In Carnot cycle's Isothermal phase, Heat is said to be absorbed. Energy of the Carnot Engine in Isothermal phase as per Ideal Gas equation should be: $$E=\frac32nRT$$ Since the amount of Gas($n$) and the temperature ($T$) does not change, The energy of the system should be constant. Keeping that in mind, How does the Carnot engine absorb energy in the isothermal phase without any change in the gas temperature?
Keeping that in mind, How does the Carnot engine absorb energy in the isothermal phase without any change in the gas temperature?
It does so by performing an amount of expansion work exactly equal to the heat added, so that the internal energy remains constant throughout the process. Per the first law,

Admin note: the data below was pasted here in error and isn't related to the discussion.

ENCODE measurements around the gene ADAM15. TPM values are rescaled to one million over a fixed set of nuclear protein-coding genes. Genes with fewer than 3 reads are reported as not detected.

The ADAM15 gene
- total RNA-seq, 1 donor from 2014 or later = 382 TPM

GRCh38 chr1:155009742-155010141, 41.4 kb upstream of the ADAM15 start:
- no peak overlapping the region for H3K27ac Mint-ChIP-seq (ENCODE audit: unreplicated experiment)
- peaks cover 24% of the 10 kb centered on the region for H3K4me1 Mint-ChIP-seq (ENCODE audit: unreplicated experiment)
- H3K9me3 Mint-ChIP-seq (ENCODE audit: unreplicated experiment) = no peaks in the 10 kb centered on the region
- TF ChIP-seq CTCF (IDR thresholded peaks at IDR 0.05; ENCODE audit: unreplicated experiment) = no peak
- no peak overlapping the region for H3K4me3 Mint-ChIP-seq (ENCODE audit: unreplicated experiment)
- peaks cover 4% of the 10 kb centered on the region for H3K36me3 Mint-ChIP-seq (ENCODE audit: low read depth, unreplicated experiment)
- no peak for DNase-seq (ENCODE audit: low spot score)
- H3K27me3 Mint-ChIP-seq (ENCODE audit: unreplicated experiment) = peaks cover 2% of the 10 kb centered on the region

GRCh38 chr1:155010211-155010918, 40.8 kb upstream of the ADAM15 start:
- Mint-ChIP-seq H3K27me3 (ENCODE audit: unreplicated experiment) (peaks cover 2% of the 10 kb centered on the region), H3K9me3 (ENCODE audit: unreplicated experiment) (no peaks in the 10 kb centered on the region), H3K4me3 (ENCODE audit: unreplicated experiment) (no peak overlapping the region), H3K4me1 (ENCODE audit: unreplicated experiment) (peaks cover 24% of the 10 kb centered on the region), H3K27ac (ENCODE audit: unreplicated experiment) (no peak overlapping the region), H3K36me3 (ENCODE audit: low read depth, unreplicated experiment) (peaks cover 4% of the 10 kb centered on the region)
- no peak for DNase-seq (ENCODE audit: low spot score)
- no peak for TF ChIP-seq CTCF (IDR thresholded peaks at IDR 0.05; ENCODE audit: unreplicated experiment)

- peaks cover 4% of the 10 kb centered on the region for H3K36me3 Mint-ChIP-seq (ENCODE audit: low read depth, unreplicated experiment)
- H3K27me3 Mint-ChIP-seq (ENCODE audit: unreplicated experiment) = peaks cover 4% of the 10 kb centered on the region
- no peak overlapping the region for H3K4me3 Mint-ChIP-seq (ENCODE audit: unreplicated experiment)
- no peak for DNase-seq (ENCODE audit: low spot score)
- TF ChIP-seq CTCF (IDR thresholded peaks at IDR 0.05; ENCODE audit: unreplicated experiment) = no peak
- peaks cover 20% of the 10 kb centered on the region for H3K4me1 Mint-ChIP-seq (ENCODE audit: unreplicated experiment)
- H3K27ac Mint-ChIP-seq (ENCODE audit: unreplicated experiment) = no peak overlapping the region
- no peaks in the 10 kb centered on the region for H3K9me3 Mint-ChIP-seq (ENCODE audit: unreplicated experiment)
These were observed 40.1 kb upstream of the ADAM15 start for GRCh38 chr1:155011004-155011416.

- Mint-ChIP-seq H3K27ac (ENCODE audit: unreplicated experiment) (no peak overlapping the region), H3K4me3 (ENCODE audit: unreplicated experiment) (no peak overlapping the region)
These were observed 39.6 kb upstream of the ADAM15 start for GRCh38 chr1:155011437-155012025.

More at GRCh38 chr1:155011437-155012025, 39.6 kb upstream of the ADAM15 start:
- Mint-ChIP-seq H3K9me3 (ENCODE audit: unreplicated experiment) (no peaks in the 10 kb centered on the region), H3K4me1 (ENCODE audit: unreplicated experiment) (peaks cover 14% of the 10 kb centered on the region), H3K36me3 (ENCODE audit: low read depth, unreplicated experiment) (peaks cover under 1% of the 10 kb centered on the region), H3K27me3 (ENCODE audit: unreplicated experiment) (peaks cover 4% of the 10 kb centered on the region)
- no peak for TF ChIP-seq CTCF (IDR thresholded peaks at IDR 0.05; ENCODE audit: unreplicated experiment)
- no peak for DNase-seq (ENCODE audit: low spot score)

Then, since $Q=W$, $\Delta U=0$.
Since the internal energy of an ideal gas depends only on temperature, the temperature remains constant.
In a reversible isothermal process the temperature difference between the system and surroundings is kept infinitesimal so that in the limit they are considered the same, i.e., the system can be considered to always be in thermal equilibrium with the surroundings while the system does work.
To see how this is possible, imagine a reversible isothermal expansion where the hot reservoir and the system are initially at the same temperature, $T_H$. The external pressure is then infinitesimally reduced by an amount $dP$ (imaging a bag of sand on top of the piston and we remove one grain). The gas undergoes an infinitesimal expansion of $dV$ (thereby doing work $dW$) which lowers the temperature of the gas by an infinitesimal amount $dT$ below the hot reservoir. The hot reservoir now transfers an infinitesimal amount of heat $dQ$ which raises the temperature of the system by an amount $dT$ back to that of the hot reservoir. Repeat this process over and over again and the system temperature will remain the same as the surroundings while the gas slowly expands doing work.
Hope this helps.